4. Melt another 2 TBSP butter in another pan. Press the garlic into the melted butter and saute for a few minutes. Add meat, and saute until fully cooked.
5. In a sauce pan, put the can of soup, and milk. Warm it up, stirring it until the milk is fully incorporated. Add the cooked mushrooms.
6. To serve, put meat on plate, and put some of the mushroom sauce over it. Add baked potato, and whatever toppings you like. Add another side (sauteed bell peppers, steamed green beans, broccoli or whatever you like). Viola! Done. Usually takes me about 20 minutes to get it to the table.

Thursday, October 8, 2009

Oh, Look! I'm Early

Ok, tomorrow the family and I are going to be at and in (in hubby's case) a wedding, so I'm posting early.

Earlier this week, someone on one of my lists asked what to do with meatballs. The wheels in my head started turning so fast that smoke came out of my ears. (At least, that's what the kids said!) I was facing the day with 2 kids and me down with "flu-like" symptoms, and as the H1N1 was barreling through the gym where my daughter goes to gymnastics, it seemed prudent to keep everyone home, and safe(r). I was mentally running down what we had in the cabinets to put together for a dinner that was substantial and delicious. Apparently, I succeeded. So, here you are. As per usual, measurements are approximate, seasonings are "to taste", and variations are offered.

Brat's Meatballs Made 1 dinner meal and 1 lunch meal for 4 people

2 pounds of 1-2oz meatballs (recipe follows)
3 cups cooked rice (Jasmine, YUM)
1 can cream of chicken soup (hey, it's what I had!)
2/3 can milk (yeah, approximate this one)
1/3 cup sour cream
4 oz mozzarella cheese, grated (it's what we had, that needed used up)
salt, pepper, garlic powder to taste

1. Line a 9x13 roasting pan with foil, and spray it with cooking spray (or brush w/ whatever you like to avoid sticking). The foil helps immensely with clean up.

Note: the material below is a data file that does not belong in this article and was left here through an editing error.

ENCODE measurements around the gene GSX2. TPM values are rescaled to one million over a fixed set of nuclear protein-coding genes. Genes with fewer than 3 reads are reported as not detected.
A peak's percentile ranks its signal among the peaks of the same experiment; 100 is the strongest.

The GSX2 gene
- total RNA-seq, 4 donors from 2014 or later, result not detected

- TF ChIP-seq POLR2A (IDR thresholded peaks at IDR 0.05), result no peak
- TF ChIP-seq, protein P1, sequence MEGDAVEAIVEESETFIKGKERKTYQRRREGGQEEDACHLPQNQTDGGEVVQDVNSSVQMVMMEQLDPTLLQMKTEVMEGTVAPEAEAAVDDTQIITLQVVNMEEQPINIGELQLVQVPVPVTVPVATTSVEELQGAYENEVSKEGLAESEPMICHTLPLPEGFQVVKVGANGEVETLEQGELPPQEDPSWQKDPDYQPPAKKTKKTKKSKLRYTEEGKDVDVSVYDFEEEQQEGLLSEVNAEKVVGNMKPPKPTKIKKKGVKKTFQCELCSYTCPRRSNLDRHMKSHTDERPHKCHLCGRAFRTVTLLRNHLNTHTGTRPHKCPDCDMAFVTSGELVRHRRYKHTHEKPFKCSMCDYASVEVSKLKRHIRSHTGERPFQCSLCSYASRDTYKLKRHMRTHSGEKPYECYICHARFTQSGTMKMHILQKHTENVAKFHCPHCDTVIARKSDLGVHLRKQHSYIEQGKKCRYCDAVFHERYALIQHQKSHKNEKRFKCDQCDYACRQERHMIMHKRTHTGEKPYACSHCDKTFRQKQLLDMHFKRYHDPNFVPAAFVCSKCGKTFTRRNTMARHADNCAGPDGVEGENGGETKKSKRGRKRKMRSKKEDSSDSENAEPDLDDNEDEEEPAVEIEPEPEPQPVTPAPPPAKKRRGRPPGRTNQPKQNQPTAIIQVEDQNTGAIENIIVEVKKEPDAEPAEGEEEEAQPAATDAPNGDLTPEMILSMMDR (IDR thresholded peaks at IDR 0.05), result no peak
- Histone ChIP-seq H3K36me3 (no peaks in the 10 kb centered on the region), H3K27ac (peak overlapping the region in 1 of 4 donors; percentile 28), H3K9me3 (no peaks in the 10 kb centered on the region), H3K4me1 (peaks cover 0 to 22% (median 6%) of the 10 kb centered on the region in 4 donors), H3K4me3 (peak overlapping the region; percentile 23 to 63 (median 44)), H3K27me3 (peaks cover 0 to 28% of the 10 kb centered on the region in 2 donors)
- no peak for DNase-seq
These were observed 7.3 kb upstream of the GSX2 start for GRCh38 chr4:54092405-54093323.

2. Preheat oven to 325.
3. In a small pan, put the soup, milk and sour cream over a low heat to begin warming it up. Mix very well, ensuring an even mix. As it gets warm you can add your cheese, stirring it in. If you made the meatballs today, add the meatball juice, yes it's fat, but it tastes good! Mine wasn't too warm, and I had everything waiting for me. (Steps 3 and 4 can be interchanged.)
4. Put the cooked rice on the bottom of the roasting pan and spread the meatballs evenly across the rice.*
5. Carefully ladle the sauce over the meatballs and rice. You should be able to get some over just about the entire area. If you miss a spot or two, don't worry too much.
6. Put in oven for about 10 - 15 minutes until heated through.
7. Serve! Enjoy!

*You can also break up your meatballs in to smaller bits, I wouldn't want to break them into smaller than 1/4 meatballs, but we like the chunky aspect.

1 pound ground beef
1 pound ground lamb (or use whatever meat you want)
garlic powder, lemon pepper, italian seasoning, salt, pepper to taste (I can't tell you how much, we never measure, and we make this mix 10lbs at a time.)

1. Mix meat with seasonings. If you feel the need to use bread crumbs or eggs as a binder feel free (I think 1 egg for 2 pounds is good), but these cooked up super moist and held together just fine. IF you are working with a small amount of meat (like this), you could press a clove or 2 (or 10) of garlic into the meat as you mix.
2. Make meatballs, approximately 1 - 2 inches across. We like them at about 1 1/2 inches.
3. Line a baking sheet with foil. Place the meatballs on the baking sheet, and put in 300 degree oven for about 25 minutes, or until temperature reaches 140 degrees on a meat thermometer placed into the middle of a meatball.
4. You can now put these away in fridge or freezer (after cooling)or just use them in the above Brat Recipe. I just used them and the juice in the recipe.

You knew there would be variations, right?
1. Use any Cream of **** soup. You can change up the whole flavor base right there.
2. Use pork, veal, seafood, whatever you want for the meatballs. Try to pair your soup with the meat.
3. Use tomato soup, italian seasonings w/ milk, broth or red wine and just sprinkle your cheese on top. (For those who have family members who don't like cream sauces....)